District cooling produces chilled water in a centralized location for distribution to buildings like offices and factories through a network of insulated underground pipes. The chilled water travels to different buildings, where the water circulates through refrigeration coils or uses absorption technology to enter the air-conditioning system. During winter, the source for the cooling can often be seawater, so it is a cheaper resource than using electricity to run compressors for cooling. What is District Cooling District cooling provides effective control over internal temperature of a building, requires less maintenance than a standalone air-conditioning system, consumes lesser space and reduces … Continue reading →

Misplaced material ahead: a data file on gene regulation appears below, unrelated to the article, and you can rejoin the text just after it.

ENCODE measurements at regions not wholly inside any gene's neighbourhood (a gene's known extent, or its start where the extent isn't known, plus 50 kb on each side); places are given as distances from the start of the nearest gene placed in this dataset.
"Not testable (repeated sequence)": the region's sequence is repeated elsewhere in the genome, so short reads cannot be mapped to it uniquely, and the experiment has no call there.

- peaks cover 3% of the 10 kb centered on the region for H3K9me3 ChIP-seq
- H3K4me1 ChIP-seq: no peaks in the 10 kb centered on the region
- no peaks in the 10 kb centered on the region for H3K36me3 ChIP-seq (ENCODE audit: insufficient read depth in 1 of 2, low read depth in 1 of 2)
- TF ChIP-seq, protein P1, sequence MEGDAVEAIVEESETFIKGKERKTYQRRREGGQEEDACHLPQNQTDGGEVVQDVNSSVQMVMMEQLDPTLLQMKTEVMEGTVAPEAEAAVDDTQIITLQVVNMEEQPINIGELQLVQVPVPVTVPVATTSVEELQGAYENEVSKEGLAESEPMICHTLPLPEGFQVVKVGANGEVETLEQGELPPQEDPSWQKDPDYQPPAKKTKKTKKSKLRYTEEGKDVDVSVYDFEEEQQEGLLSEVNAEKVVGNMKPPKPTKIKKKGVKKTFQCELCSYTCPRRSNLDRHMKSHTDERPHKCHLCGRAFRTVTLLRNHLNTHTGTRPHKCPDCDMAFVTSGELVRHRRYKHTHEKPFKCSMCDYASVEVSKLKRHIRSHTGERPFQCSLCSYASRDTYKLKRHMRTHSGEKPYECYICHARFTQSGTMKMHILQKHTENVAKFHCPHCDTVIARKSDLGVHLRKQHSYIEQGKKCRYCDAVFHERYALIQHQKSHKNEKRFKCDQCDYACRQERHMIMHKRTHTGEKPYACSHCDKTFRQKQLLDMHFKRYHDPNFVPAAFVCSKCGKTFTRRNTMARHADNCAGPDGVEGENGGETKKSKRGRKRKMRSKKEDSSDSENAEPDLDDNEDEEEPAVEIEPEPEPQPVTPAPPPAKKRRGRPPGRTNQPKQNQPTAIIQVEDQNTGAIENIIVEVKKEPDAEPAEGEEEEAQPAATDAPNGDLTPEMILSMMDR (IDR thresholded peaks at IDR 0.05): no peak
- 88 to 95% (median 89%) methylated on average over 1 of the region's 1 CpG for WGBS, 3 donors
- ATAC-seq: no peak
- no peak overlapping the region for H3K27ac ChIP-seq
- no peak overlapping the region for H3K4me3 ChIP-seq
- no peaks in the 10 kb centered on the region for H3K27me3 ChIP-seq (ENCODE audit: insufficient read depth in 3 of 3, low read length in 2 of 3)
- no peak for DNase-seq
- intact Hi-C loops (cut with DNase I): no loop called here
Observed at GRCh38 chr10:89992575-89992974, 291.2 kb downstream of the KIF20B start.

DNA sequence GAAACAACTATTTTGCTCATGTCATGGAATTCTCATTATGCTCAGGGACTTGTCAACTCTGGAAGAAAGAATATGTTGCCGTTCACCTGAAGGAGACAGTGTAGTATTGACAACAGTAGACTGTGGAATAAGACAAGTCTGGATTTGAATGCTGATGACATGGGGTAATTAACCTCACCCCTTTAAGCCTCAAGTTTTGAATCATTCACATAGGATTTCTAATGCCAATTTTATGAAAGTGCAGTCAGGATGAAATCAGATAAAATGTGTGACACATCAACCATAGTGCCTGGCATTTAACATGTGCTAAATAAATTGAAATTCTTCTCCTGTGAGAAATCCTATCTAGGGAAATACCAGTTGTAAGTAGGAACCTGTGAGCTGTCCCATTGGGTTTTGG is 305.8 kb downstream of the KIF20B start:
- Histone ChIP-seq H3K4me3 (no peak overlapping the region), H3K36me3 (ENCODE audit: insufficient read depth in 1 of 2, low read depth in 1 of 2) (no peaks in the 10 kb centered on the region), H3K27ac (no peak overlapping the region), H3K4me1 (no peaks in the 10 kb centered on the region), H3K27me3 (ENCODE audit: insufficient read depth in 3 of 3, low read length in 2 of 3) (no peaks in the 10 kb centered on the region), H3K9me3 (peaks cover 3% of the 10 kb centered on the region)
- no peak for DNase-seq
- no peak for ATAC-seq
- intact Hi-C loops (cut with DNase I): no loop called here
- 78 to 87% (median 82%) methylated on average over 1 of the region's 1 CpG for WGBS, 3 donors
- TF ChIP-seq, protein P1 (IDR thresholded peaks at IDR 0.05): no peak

Trigeneration refers to the simultaneous generation of electricity and useful heating and cooling from the combustion of a biomass fuel or a solar heat collector. Conventional coal or nuclear-powered power stations convert only about 33% of their input heat to electricity. The remaining 67% emerges from the turbines as low-grade waste heat with no significant local uses so it is usually rejected to the environment. What is Trigeneration In a trigeneration system, the supply of high-temperature heat first drives a gas or steam turbine powered generator and the resulting low-temperature waste heat is then used for water or space heating. Such systems can attain … Continue reading →
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